Its fluid cushions the internal organs, helping to prevent internal injury. The noncompressible fluid of the body cavity can function as a hydrostatic skeleton against which muscles can work. The present of the cavity enables the internal organs to grow and move independently of the outer body wall. A coelom the body cavity - could be a true coelom or a false coelom. Based on the type of coelom and presence or absence of a coelom and animal could be classified as:
Coelomate Pseudocoelomate (false coelom) Acoelomate (no coelom) Coelomates are organisms with a true coelom, a fluid-filled body cavity completely lined by mesoderm. The inner and outer layers of tissue that surround the cavity connect dorsally and ventrally to form mesenteries, which suspend the internal organs. Pseudocoelomates, have a body cavity, but it is not completely lined by mesoderm, e.g., rotifers (phylum Rotifera) and the roundworms (phylum Nematoda).
Acoelomates have a solid body and lack a body cavity, e.g., (the phylum Platyhelminthes) . 4. Development pattern: DEUTEROSTOMES PROTOSTOMES (a) Cleavage (zygote divides into ball of cells) Spiral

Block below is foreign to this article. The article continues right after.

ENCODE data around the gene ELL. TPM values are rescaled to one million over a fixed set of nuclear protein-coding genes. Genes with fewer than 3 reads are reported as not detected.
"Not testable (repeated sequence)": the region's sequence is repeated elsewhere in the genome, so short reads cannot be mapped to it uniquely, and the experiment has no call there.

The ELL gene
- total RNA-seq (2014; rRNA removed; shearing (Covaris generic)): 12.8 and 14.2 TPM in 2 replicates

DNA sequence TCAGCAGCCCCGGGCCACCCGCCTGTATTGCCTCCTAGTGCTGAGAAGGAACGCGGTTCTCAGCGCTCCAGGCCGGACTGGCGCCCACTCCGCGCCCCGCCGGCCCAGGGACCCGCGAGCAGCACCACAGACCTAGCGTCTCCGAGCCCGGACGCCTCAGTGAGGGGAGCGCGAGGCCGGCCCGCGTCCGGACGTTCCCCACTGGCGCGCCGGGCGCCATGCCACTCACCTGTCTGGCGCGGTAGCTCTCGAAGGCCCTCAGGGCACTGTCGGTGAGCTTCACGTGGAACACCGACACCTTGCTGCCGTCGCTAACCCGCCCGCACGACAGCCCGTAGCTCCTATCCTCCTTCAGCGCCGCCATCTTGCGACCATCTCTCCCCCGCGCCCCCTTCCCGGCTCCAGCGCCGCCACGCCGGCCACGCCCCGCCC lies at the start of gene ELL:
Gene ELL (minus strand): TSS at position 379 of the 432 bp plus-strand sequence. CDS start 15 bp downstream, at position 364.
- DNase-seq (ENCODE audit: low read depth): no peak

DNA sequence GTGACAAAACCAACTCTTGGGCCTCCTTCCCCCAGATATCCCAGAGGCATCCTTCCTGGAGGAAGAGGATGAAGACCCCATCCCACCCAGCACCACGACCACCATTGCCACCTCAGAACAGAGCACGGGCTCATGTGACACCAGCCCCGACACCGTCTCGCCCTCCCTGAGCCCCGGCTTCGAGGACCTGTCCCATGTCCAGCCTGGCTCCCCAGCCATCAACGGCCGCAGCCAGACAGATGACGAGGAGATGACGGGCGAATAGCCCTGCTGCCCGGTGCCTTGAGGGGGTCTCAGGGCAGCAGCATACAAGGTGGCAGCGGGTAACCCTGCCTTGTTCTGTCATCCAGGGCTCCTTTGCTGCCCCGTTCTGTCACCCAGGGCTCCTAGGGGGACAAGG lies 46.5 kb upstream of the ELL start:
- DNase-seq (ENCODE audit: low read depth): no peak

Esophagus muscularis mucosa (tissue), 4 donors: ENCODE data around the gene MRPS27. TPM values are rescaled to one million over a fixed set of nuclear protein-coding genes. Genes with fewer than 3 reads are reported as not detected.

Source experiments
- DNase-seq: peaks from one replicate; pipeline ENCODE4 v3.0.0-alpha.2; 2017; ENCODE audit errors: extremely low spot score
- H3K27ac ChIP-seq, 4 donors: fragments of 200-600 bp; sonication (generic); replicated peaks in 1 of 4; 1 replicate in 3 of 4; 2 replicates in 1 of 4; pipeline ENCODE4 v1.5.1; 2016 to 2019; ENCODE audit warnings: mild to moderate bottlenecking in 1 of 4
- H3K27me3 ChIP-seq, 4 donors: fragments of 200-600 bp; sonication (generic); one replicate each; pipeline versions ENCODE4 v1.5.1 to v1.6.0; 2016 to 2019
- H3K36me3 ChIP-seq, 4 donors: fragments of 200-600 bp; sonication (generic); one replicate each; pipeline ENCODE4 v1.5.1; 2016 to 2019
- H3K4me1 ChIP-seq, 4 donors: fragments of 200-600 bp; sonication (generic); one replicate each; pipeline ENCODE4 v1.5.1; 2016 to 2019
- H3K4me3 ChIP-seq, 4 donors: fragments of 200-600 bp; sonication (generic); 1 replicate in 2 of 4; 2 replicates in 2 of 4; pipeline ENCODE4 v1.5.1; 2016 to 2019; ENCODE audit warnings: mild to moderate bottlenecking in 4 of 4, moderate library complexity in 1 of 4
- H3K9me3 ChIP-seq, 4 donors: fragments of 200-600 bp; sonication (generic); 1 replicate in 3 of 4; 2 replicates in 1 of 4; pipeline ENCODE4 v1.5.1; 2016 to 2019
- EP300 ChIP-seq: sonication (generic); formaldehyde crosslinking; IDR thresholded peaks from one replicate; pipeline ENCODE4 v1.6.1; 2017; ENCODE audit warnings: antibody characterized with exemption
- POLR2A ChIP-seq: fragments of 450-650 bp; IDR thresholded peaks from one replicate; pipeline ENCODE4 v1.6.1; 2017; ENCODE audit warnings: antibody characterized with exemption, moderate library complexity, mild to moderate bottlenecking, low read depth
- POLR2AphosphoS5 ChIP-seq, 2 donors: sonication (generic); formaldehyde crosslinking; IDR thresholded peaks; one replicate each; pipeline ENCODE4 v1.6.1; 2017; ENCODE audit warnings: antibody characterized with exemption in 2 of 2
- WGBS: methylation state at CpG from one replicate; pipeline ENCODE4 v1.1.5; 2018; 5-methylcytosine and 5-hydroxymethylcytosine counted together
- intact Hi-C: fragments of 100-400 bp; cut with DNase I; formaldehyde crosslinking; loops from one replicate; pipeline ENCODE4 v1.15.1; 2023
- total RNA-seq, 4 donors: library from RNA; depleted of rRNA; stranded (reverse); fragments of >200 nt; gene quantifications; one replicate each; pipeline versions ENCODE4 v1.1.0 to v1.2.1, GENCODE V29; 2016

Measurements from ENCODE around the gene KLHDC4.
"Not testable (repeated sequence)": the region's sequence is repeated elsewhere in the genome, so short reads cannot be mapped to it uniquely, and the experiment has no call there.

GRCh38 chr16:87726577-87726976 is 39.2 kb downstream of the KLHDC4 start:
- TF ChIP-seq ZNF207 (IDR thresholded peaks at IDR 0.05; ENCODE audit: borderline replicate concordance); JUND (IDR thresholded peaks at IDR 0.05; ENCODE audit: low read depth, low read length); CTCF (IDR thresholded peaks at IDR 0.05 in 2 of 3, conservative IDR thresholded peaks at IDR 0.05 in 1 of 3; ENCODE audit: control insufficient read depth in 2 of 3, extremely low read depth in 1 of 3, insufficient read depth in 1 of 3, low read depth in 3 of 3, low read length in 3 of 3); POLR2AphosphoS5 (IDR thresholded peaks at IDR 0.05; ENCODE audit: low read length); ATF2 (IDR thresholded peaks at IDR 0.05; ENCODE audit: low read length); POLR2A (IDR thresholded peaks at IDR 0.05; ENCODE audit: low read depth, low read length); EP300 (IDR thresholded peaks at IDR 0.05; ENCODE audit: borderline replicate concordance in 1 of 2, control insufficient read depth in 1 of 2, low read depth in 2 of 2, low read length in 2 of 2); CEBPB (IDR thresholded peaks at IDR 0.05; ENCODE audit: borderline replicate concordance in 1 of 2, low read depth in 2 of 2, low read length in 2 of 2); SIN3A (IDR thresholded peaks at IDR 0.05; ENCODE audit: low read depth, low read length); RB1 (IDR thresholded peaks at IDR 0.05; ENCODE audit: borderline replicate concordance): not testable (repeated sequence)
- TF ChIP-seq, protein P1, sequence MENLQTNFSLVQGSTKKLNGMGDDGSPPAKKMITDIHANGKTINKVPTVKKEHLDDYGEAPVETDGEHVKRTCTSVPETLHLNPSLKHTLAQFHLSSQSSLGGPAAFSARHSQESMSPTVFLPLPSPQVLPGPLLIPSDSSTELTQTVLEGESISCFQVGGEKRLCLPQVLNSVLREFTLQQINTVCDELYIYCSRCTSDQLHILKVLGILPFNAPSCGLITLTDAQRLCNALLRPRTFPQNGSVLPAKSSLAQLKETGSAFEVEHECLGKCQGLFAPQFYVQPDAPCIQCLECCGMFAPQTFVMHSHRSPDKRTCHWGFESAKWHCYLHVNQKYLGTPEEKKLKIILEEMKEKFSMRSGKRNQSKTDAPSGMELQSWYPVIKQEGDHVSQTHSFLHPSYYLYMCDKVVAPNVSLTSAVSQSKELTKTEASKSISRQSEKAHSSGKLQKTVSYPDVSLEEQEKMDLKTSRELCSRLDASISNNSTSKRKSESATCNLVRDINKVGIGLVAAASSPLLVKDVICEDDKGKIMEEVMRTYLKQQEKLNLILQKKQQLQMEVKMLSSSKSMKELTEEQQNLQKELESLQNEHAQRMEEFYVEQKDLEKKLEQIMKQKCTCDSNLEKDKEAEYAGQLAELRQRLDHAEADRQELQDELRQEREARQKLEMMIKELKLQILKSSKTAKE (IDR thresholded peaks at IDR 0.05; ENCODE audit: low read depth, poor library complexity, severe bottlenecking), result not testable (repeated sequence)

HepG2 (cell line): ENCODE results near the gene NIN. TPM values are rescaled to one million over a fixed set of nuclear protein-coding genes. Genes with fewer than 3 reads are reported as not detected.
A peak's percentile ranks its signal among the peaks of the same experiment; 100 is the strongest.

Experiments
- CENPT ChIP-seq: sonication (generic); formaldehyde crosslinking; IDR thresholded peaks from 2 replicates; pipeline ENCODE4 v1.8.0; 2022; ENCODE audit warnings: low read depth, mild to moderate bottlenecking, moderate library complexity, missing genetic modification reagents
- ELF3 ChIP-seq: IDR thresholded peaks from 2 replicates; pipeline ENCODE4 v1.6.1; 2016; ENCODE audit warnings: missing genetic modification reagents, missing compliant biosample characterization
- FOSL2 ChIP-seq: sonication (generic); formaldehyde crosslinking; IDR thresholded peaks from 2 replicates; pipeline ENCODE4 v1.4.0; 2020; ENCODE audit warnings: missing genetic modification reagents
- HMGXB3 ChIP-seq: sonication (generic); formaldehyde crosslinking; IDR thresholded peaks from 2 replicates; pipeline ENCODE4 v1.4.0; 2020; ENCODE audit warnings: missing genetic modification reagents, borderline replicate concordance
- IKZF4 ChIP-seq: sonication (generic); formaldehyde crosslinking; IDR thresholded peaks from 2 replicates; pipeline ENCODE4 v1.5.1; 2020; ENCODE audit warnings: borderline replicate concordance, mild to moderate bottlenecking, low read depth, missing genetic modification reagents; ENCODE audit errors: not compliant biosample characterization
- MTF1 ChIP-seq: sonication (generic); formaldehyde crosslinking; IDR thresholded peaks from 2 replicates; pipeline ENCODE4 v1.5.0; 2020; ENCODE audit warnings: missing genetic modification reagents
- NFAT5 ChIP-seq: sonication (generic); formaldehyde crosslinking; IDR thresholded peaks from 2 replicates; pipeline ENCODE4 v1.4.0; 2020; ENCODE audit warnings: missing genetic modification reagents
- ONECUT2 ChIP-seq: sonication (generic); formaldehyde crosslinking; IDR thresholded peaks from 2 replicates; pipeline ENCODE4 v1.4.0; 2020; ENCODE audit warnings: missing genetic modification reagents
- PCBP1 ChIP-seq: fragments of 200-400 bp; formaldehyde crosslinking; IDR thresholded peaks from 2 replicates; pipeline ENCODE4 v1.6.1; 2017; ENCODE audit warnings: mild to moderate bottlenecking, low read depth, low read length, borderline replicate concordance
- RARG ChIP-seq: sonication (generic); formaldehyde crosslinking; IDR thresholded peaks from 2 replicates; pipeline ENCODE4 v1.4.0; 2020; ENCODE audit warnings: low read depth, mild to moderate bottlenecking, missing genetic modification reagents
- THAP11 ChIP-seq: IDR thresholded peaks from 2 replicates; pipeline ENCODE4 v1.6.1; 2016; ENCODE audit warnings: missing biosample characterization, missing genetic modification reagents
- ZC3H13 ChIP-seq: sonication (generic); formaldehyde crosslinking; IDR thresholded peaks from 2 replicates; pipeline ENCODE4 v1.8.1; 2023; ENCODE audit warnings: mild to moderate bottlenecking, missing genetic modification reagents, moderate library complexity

cleavage (b) Gastrulation (cells invaginate to form gut) Radial cleavage Mouth Pore becomes mouth
Pore becomes anus Anus (c) Coelom formation Gut Mesoderm Block of solid mesoderm splits to form coelom
Coelum Gut Mesoderm Mesoderm pockets pinch off of gut to form coelom Major Steps in Animal Form and Function Choanoflagellates Poriferans
Protist ancestor Ectoderm Multi-cellularity Endoderm Cnidarians Ectoderm
Mesoderm Endoderm Two tissue layers Mouth Protostomes Anus Body cavity Three tissue layers, a body cavity, and
bilateral symmetry Developing mouth Ectoderm Mesoderm Endoderm Deuterostomes Anus New forms of embryological, development, including the formation of the mouth secondarily